It’s Kaitlyn again, and this time I’m working through a couple boxes of bulk Roma tomatoes from my delivery this week. If you’ve been afraid to try ordering in bulk because of the work involved in “putting up” the tomatoes, let me reassure you. I am one of the LAZIEST cooks out there, so my method is nearly the easiest you’ll find.
Oh yeah? Well then why are there two parts to this recipe, you ask? Because I’m SO lazy (and am overly busy with cramming in end-of-summer activities and getting ready to send both of my boys to preschool in a week) that I’ve divided up the work to make this sauce EVEN EASIER. Here’s how.
Sort the tomatoes
If you don’t have time to get right to work the same day your box arrives, take 10 minutes to quickly inspect the tomatoes for signs of extensive bruising or rotting, and discard tomatoes that won’t make it another day or two. It’s normal to have a handful of bad tomatoes in the box, and getting rid of them will help the others last longer.
Rinse, slice, prepare
It doesn’t get easier. No peeling, no removing seeds. Simply rinse the tomatoes, slice in half lengthwise, and place in a baking dish, roasting pan, whatever you have that is oven-worthy. Be sure to drizzle the pan with a little olive oil first, then drizzle a little more over the tomatoes once they’re in the pan. It’s ok to crowd them in and overlap a little, just keep it to one layer. I love adding sea salt & black pepper, and a few sliced cloves of garlic (or whole cloves…it doesn’t matter much).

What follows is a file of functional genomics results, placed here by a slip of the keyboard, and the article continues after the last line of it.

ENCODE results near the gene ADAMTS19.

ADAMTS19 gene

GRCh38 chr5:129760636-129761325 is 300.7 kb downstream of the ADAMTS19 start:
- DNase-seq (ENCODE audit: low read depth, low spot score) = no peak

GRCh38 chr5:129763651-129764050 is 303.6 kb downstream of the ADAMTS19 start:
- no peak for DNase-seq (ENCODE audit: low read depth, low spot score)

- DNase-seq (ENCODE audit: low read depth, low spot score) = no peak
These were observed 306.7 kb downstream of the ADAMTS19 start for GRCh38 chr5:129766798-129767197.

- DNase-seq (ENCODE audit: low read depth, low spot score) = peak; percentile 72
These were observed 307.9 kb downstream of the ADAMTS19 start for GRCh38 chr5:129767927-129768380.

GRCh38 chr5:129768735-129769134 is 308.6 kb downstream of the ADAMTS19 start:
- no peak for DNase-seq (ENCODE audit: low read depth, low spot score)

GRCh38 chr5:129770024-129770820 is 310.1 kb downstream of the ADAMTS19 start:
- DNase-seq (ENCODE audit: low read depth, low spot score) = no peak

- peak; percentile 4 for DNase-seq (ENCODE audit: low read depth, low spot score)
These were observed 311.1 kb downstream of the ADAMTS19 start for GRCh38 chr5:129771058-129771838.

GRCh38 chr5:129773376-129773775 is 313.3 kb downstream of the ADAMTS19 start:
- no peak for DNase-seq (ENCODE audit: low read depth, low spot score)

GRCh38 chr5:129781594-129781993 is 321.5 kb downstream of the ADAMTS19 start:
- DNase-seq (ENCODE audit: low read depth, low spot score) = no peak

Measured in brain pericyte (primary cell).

Roast at 350° for 2.5 hours
This is the “set it and forget it” part. Roast several pans of tomatoes at once for anywhere between 2 and 3 hours, depending on how hot your oven is. Check them halfway through and rotate pans that appear to be cooking unevenly if needed. Your house will smell like a pizzeria in Sicily.
Cool and freeze
Pull ’em out, let them cool for a minute, pop one into your mouth and consider eating the whole pan. If you can control yourself, throw the roasted beauties into a freezer bag or plastic storage container, packed in tight, and freeze for another day. This method allows for you to work through batches of tomatoes when you have the time, and you’re not committed to making tons of sauce—there are plenty of dishes in which to use roasted tomatoes. I like to keep some in the freezer to use as a base for chili, or in a masala dish later on. The rest will be jarred up for classic tomato sauce….some other day. When I get around to it. 🙂
Stay tuned for Part 2 (Roasted Tomato Sauce) after bulk tomato season is over, and try this method on a box for yourself!